Do you want tournament bracket trends that will give you an edge when filling out your bracket this year? Lucky for you I’ve done the research so you don’t have to.
I’m sure you know to have a No. 12 picked to beat a No. 5 in your bracket. I’m sure my upset predictions will have one or two of those in there. But, this article goes more in depth to give you a better understanding of where the advantages lie.
Filling Out NCAA Tournament Bracket: Statistics on #1 Team & #1 Seeds
Struggles of No. 1 Ranked Team in the Nation
Here’s some food for thought that just might surprise you. Only eight teams since the beginning of the seeding process have entered the Big Dance ranked number one in at least one poll and went on to cut down the nets.
- Kentucky (1978)
- North Carolina (1982)
- Duke (1992)
- UCLA (1995)
- Michigan State (2000)
- Duke (2001)
- North Carolina (2009)
- Kentucky (2012)
In 2014, No. 1 ranked Florida advanced to the Final 4, but would go on to lose to No. 7 seeded Connecticut, who followed that up be beating No. 8 Kentucky to win the title.
Almost everyone thought undefeated Kentucky was a lock to win the tournament in 2015. The NCAA tournament odds had them at more than a 50% chance of winning. But, that didn’t end up being the case. After barely scraping by Notre Dame 68-66 in the Elite 8, the Wildcats were defeated 64-71 by fellow No. 1 seed Wisconsin in the Final Four.
#1 Seeds in the Championship Game
Since the NCAA started seeding teams in 1979, the title game has featured two number one seeds only seven times. While this did just happen in 2017 with No. 1 Duke taking on No. 1 Wisconsin, it’s just the second time in the last 8 years.
However, you can be confident that at least one No. 1 will make the Final Four. There’s only three times when it hasn’t happened. The most recent being 2011, where the highest seed to make the Final Four was No. 3 Connecticut (Prior two times was in 1980 & 2006).
With that said, it’s also not a good idea to pick all four No. 1’s to make the Final Four. While it happened not too long ago (2008), that’s the only time it has taken place. But, each No. 1 seeded team has about a 40% chance of making it out of their region.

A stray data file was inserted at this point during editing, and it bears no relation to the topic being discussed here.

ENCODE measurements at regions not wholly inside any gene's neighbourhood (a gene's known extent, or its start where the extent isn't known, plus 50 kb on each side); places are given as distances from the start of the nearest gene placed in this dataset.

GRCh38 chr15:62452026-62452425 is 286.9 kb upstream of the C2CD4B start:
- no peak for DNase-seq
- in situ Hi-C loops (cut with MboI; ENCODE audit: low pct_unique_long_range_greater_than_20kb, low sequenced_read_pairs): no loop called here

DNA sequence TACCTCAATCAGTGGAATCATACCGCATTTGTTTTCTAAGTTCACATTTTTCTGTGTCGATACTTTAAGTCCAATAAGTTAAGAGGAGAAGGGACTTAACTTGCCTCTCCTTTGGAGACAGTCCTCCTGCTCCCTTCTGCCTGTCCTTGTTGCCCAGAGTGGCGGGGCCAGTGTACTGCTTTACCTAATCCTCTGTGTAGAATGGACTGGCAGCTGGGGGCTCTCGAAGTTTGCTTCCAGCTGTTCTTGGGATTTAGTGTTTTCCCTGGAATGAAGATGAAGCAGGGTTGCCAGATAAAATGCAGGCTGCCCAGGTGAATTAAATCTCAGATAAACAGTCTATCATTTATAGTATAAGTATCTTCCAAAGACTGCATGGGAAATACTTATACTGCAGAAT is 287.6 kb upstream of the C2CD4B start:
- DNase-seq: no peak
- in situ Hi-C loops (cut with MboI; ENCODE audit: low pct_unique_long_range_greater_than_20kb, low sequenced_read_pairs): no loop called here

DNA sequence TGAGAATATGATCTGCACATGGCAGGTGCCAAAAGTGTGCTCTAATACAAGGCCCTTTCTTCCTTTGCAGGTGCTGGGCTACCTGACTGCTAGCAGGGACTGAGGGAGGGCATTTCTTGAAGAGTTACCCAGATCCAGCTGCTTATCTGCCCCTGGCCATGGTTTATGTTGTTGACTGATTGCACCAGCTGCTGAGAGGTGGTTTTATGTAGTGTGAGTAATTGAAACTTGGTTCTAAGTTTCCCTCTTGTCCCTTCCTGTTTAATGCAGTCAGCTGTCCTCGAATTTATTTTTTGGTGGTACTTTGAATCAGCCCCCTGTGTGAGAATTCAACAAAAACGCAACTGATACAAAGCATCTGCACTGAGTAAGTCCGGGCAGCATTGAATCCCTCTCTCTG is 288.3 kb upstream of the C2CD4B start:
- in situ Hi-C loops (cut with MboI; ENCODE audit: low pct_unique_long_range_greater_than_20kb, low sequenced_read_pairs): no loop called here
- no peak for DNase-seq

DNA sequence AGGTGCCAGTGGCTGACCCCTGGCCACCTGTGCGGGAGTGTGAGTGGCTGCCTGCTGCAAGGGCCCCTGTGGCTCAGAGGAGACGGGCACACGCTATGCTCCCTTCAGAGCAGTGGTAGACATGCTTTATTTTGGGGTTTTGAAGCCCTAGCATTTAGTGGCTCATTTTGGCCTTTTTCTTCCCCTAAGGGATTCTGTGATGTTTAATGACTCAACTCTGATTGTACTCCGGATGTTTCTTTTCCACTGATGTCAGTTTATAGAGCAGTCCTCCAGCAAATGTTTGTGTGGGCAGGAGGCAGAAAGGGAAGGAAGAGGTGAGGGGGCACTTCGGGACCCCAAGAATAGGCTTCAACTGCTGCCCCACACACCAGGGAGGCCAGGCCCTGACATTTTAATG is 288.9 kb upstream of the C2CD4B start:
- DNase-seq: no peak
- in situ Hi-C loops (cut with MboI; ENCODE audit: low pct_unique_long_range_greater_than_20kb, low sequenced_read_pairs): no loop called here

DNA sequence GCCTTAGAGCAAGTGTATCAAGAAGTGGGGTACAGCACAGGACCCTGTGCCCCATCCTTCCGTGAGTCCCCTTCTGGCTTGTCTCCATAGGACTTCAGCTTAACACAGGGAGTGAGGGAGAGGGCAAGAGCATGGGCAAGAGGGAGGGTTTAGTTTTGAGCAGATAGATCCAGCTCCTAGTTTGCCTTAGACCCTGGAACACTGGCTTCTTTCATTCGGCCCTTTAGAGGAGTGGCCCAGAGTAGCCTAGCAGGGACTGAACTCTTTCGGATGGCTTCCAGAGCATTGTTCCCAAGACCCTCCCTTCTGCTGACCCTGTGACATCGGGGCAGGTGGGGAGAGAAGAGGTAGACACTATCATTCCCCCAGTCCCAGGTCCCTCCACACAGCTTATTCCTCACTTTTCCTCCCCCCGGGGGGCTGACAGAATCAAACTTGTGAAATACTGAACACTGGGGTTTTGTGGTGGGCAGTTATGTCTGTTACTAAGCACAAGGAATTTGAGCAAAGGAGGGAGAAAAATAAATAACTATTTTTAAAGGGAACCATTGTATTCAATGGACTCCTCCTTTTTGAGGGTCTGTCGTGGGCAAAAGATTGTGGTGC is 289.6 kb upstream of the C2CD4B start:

Trends on Picking & Predicting Most Likely Upsets in March Madness
We all know it’s important to pick some live dogs when filling out our brackets, but we don’t want to pick the No. 16 over the No. 1 upset. Since 1985, when the NCAA instated a 64-team tournament field, a No. 1 has ever fallen to a No. 16.
They are a perfect 132-0. If you have a 16 over a one this year, you may want to rework your bracket. It’s bound to happen at some point, but the odds aren’t in its favor.
A No. 15 has knocked off a No. 2 just 8 times. The most recent being #15 Middle Tennessee State over #2 Michigan State. However, it’s not worth the risk. No. 2’s are 124-8 versus No. 15’s overall.
We start to see a few more upsets when we get to the No. 3 vs No. 14 and No. 4 vs No. 13 showdowns. No. 3’s are 111-21 against No. 14 with the most recent in 2016 when No. 14 Stephen F. Austin defeated No. 3 West Virginia. As for No. 4’s, they are 106-26 against No. 13’s.
The No. 5 versus No. 12 matchups are the ones that everyone talks about, and rightfully so. No. 5’s are just 85-47 against No. 12’s since 1985. That’s only a 64.4% success rate. It’s been even closer than that over the last 7 years, where No. 5 seeds hold a marginal 20-16 advantage.
Unfortunately the No. 12 seeds didn’t come through in 2015, as the No. 5 seeds were a perfect 4-0. It was only the fourth time since 1985 that at least one No. 12 seed didn’t win.
While it doesn’t get as much hype, it’s not a bad idea to have a No. 6 seed go down in their first game. No. 11 seeds have a respectable 49-83 record in this matchup, including a shocking 6-2 record the last 2 years.
The No. 9 versus No. 8 game requires a little more research, as this has been a near 50/50 split with No. 8 seeds holding a slight 68-64 advantage.
How Far Does Cinderella Dance?
If you’re looking to pick Cinderellas, the furthest a 12 seed has made it is the Elite Eight (Missouri 2002).
Surprisingly there have been four No. 11 seeds to advance to the Final 4. Those being Xavier (2017), LSU (1986), George Mason (2006) and VCU (2011).
The lowest seed to win the NCAA Championship is a No. 8 seed, which was done by Villanova in 1985.
Out of the eight to upset a No. 2 seed, only one No. 15 has advanced to the Sweet 16 (Florida Gulf Coast, 2013). Check out the furthest each seed has gone in the tournament for more.
Connecticut became the first ever No. 7 seed to win it all in 2014, leaving only the No. 5 seeded as the only top 8 seed to have never won the title. With that said, there has been three occasions where a No. 5 seed has advanced to the championship game.
These trends should give you a better idea where the percentages lie when filling out your NCAA tournament bracket this March.